Canadian War Cemetery by Wouter Brandsma
Just outside the town is a Canadian War Cemetery located on a hill top with a view over the valley to the North and East into Germany. This cemetery was established in February 1945 and officially unveilled in November 1946.
Canadian War Cemetery by Wouter Brandsma
In total 2,617 soldiers are burried here including 2,338 Canadians. These soldiers didn’t die in the Netherlands, but died in nearby Germany during battles in the Rhineland. It is said that all fallen Canadian soldiers were burried outside Germany.
Canadian War Cemetery by Wouter Brandsma
Most of these soldiers were young men in their twenties. Still boys when they left home and became men in just a few day’s. They never saw their loved ones again.
Canadian War Cemetery by Wouter Brandsma
Young men like private soldier R.F. Pringlemeir, age 21, from the Argyll and Sutherland Highlanders of Canada who died on the 15th of March 1945. A photograph of him and a soldier friend in front of his grave keeps the lost memories alive.
Canadian War Cemetery by Wouter Brandsma
There are more Commonwealth cemeteries in the Netherlands, but no other contains so many Canadian war dead. The location is peaceful and all graves are treated very well.
Canadian War Cemetery by Wouter Brandsma
Beautiful oak trees with with lovely red colored maple leaves as a remembrance of their homeland.
Canadian War Cemetery by Wouter Brandsma

Their name liveth for evermore

Canadian War Cemetery by Wouter Brandsma
Their name liveth for evermore“, a phrase by English writer Rudyard Kipling whose son died in 1915 in World War I. Partly in response to this tragedry he joined Sir Fabian Ware’s Imperial War Graves Commission that we know now as the Commonwealth War Graves Commission. This group is responsible for the war graves were Commonwealth troops lie burried.
Canadian War Cemetery by Wouter Brandsma
All photographs by Wouter Brandsma

For those interested in my impressions of the Sigma DP1 I will continuously make notes and write about my learning process with this camera. Yesterday was a very interesting experience photographing with this camera and using the optical viewfinder. Unlike with my Ricoh camera I didn’t use the LCD screen for framing or judging the exposure. I only used it to set the exposure and that was it. I would suggest Sigma to update the firmware and give the camera a screen view just like with a dSLR, since it is a joy using the viewfinder. I am not going to judge the speed of the camera and the writing times. It felt all very appropriate yesterday for the scene and type of photographing.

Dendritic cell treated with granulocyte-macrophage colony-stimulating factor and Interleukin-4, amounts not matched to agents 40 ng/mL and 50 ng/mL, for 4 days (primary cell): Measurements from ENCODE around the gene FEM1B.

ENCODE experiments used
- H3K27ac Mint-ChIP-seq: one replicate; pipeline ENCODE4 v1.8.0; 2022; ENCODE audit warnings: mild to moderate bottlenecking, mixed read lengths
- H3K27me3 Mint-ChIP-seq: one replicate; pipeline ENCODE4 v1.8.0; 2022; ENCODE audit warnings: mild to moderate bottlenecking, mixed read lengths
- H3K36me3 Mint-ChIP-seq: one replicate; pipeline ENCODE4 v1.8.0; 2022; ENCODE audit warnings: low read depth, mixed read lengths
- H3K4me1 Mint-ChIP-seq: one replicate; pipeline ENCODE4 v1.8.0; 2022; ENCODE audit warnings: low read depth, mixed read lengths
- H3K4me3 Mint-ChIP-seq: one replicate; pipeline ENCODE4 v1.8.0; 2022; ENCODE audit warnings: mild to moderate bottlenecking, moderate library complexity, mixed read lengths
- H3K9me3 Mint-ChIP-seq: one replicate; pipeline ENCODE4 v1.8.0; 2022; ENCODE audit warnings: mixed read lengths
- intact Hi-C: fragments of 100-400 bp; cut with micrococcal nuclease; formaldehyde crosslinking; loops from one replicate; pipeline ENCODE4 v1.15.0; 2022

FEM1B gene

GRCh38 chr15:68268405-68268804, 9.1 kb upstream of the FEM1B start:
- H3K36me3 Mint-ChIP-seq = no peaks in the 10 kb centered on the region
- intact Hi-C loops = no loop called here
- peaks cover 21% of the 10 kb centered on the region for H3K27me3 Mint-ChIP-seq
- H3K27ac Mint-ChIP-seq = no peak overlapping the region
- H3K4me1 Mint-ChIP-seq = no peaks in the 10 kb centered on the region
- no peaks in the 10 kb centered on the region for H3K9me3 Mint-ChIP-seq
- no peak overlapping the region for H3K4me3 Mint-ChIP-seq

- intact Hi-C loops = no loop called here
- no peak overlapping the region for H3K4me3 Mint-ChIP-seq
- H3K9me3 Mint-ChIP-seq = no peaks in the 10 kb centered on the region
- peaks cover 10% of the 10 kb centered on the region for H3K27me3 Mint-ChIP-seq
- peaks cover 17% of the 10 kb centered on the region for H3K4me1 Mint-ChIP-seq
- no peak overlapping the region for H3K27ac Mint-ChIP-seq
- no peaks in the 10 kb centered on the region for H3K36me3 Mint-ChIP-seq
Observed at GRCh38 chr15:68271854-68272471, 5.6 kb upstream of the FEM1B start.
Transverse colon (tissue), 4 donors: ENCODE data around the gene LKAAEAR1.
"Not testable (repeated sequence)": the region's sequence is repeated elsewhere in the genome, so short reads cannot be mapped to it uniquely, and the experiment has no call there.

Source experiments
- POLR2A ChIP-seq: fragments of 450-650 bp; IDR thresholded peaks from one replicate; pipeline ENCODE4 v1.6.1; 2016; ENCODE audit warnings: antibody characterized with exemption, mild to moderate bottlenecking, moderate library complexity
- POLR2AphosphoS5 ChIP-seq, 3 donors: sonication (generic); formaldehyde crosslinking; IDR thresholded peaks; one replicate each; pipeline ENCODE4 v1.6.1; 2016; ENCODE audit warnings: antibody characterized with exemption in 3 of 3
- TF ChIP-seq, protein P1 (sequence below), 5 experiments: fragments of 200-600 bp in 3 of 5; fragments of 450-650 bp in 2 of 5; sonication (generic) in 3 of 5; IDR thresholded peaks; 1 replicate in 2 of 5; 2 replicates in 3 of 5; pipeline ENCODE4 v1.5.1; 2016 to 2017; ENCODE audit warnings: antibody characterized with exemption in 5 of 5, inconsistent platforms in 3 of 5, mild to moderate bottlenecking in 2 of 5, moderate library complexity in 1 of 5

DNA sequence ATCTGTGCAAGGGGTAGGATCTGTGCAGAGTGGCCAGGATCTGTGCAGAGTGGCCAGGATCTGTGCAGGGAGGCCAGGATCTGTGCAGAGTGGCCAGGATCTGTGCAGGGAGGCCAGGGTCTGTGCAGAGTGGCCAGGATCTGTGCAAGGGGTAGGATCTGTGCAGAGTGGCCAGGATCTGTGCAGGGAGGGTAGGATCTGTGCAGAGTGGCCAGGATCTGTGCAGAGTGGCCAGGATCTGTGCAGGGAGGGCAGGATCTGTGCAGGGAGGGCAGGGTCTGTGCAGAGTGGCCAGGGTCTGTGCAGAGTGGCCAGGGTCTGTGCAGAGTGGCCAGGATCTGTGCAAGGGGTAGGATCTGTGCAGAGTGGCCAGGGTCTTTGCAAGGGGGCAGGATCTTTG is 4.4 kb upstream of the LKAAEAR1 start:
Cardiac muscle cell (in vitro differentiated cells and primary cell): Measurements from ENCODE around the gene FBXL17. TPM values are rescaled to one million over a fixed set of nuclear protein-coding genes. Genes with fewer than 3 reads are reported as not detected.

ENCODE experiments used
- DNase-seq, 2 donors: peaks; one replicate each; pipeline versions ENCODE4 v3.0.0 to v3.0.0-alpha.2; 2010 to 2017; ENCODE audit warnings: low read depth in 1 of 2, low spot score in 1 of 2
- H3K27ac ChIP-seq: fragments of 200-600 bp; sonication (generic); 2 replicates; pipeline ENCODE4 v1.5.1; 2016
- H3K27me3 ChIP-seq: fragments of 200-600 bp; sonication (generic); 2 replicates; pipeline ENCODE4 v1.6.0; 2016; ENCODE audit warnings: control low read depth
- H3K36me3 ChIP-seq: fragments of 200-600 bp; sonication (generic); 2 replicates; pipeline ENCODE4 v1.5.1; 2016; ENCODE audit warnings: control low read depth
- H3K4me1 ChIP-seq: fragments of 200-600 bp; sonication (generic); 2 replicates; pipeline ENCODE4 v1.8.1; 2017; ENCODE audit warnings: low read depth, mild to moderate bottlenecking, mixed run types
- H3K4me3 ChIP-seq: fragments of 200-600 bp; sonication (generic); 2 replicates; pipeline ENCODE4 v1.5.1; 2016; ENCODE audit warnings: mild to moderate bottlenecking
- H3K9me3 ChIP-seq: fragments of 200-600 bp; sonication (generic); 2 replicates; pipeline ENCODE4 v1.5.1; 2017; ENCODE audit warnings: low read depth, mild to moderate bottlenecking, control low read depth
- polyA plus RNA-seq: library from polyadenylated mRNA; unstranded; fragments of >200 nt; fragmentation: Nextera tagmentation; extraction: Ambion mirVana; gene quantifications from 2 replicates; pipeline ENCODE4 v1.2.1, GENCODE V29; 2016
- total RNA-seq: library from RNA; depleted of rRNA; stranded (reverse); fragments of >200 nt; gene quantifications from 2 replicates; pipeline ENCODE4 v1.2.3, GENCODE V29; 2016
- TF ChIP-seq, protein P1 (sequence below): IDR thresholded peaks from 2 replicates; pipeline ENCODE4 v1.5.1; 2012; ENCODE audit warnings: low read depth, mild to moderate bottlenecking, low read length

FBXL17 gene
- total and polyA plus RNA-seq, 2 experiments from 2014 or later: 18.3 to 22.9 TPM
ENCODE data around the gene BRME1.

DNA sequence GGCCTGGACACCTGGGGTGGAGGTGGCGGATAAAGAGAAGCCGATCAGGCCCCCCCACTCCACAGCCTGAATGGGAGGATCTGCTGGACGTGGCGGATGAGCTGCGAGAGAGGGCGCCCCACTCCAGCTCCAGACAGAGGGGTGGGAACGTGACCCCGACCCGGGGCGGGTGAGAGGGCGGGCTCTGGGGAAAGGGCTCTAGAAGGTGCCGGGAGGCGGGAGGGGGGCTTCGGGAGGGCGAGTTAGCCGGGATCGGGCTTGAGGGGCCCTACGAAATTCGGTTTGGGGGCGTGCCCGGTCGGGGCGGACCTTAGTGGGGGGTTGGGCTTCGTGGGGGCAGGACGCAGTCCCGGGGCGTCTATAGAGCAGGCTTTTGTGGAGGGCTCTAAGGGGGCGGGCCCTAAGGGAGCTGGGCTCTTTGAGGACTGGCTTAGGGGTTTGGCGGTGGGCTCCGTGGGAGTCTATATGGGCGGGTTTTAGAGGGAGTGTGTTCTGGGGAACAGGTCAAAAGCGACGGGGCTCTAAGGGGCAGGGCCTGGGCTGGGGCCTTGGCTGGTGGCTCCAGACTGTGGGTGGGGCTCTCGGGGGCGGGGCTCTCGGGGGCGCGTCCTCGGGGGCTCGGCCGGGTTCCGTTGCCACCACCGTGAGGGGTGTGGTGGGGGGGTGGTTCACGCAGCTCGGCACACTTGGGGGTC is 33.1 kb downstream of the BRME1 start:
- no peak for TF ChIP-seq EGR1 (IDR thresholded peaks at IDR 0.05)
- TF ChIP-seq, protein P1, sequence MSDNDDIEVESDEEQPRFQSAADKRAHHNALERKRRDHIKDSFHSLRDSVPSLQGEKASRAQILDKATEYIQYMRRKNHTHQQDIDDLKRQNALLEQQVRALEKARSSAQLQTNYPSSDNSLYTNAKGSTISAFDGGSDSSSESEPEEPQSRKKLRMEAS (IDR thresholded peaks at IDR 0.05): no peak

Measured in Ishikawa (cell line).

And some quick notes with regard to the post processing. I used both Sigma Photo Pro by Sigma and Adobe Lightroom for editing the RAW photographs. And Lightroom just doesn’t handle the photographs in the same way as SPP.  The highlight and shadow recovery is impressive in SPP, and the fill light option can be very intriguing. For the photograph of the maple leaves I could get so many different and beautiful looking photographs with just changing the fill light amount. I think I will use this photograph in a later post to give some examples of this option in SPP.

And many have mentioned the sharpness of the photographs from the DP1. but man, these photographs are so incredibly sharp and I am glad that they added negative sharpness in SPP. I often went as far as minus 1 to desharpen the photographs and they still looked good.

I leave my first thoughts of the DP1 here. Last year I was very much in doubt about this camera and I now really want to dig into this. From last day it felt like a very organic photographing experiece.